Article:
Visit historic antebellum houses, where the history and culture of Louisiana over the centuries is brought to life, exploring Cajun and Creole cooking, embarking on swamp and river tours of the Mississippi River. Just a short drive from the plantations of the Great River Road area you will find the Louisiana’s capital city, Baton Rouge. Home to the beautiful Old State Capitol building, the LSU Museum of art and some fantastic riverside restaurants and bars.

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Cypress Lake

Cajun country

Located in Southwest Louisiana the unique Cajun country is known as the land of “fais do do” and zydeco music and legend of the Rougarou. Dubbed as the happiest city in America, Lafayette is the capital of Cajun Country. Head downtown and learn some Cajun and Zydeco dance moves or try your hand making a local delicacy, Boudin. Enjoy local brews and live music or escape the city and explore the swamps by kayak or airboat. Lake Charles offers a diverse menu of historic and cultural attractions, world famous cuisine, outdoors adventure and world-class casinos. Explore the stunning scenery along the Creole Nature Trail and keep your camera handy to capture an instragram worthy photo of the local wildlife.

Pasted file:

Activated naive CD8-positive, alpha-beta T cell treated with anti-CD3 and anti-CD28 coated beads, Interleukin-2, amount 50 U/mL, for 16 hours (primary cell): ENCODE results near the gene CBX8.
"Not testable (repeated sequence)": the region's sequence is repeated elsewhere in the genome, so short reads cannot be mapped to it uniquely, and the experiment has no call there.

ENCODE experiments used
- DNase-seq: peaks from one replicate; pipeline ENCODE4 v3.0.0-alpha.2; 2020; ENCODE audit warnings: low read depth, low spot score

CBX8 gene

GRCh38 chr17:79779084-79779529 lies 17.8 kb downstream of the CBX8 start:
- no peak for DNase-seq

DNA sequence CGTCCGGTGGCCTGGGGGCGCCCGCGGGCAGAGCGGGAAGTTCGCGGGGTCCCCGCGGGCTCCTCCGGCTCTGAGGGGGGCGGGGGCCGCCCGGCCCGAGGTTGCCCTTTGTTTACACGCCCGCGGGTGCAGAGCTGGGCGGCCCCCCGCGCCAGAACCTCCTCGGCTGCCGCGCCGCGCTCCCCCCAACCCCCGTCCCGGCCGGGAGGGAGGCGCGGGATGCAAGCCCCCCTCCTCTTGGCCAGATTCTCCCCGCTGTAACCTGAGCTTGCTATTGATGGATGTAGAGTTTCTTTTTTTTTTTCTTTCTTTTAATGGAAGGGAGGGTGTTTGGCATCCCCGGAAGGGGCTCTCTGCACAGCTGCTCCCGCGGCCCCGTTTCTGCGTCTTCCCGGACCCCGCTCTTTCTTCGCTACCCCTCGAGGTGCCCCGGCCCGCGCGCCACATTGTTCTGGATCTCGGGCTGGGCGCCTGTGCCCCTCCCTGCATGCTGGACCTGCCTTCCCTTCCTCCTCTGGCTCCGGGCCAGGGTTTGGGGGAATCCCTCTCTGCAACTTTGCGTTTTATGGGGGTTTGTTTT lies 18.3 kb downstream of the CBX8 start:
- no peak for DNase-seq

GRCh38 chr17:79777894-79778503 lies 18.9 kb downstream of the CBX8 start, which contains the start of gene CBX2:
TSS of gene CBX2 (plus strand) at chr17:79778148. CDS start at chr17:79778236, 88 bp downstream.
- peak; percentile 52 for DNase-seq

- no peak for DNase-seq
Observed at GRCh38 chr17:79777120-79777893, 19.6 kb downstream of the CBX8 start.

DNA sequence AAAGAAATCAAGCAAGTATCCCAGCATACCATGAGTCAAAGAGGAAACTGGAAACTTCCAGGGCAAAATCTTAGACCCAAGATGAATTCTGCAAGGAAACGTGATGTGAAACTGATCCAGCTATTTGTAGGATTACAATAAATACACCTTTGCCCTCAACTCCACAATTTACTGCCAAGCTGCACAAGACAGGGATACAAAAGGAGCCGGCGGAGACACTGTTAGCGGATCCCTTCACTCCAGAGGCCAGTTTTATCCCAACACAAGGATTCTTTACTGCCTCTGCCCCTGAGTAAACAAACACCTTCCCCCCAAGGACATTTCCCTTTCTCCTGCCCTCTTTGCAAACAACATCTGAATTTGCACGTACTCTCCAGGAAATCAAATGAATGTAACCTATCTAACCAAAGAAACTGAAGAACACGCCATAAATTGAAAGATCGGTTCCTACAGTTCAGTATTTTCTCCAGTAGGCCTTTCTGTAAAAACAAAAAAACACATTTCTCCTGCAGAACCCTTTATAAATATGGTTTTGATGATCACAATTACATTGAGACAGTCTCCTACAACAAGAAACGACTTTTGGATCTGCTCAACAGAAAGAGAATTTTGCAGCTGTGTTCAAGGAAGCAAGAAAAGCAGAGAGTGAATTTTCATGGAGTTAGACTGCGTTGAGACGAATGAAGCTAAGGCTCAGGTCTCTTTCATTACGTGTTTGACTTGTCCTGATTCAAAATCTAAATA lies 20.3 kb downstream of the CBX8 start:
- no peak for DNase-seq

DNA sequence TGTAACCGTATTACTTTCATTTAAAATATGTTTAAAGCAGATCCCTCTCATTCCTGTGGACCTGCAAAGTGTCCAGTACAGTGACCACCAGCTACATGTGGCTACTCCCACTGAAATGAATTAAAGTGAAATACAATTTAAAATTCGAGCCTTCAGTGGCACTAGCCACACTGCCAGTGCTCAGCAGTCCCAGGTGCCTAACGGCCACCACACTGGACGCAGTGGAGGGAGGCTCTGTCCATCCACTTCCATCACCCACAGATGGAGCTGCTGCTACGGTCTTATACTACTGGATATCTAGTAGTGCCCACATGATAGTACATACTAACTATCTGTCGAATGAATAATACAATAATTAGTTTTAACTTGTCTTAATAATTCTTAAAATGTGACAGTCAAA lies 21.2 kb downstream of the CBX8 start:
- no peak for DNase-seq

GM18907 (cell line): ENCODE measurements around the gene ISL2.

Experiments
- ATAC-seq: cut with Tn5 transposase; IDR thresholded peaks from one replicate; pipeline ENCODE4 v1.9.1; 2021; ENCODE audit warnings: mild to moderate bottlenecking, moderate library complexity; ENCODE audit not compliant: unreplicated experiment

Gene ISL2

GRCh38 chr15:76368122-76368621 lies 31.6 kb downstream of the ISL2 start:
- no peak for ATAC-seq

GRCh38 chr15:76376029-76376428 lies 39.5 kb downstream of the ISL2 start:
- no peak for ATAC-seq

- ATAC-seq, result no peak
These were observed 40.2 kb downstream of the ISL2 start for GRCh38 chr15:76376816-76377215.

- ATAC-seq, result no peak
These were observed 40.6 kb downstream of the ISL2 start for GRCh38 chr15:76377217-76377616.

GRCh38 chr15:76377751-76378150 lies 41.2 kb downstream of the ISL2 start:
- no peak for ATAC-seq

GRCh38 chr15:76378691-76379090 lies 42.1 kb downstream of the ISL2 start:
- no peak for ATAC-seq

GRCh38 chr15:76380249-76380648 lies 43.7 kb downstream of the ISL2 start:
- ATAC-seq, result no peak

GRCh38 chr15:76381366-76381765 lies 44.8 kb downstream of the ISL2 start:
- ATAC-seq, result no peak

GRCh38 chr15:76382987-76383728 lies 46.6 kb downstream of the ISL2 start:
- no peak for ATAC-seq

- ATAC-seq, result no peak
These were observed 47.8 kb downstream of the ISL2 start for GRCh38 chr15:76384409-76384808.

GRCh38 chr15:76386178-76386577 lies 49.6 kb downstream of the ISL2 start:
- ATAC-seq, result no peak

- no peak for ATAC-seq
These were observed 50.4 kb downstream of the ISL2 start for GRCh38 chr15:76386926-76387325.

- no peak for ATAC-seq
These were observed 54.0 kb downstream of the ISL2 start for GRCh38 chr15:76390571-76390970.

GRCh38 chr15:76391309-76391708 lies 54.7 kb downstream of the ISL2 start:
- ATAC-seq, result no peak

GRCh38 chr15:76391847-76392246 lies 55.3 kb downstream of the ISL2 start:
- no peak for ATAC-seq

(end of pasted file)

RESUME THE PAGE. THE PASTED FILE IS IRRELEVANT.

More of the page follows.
Zydeco

Louisiana music

Louisiana is as respected for its music as it is for its food and has more festivals than any other state in the USA. This is the birthplace of jazz, where zydeco, swamp-pop and brass-hop can be heard at regular intervals on the streets of New Orleans. Further north Louisiana Blues is a key influencer on the world music scene. This is also Rock 'n Roll country where Jerry Lee Lewis rose to fame and the Louisiana Hayride launched the careers of Hank Williams and Elvis Presley.

Explore the great outdoors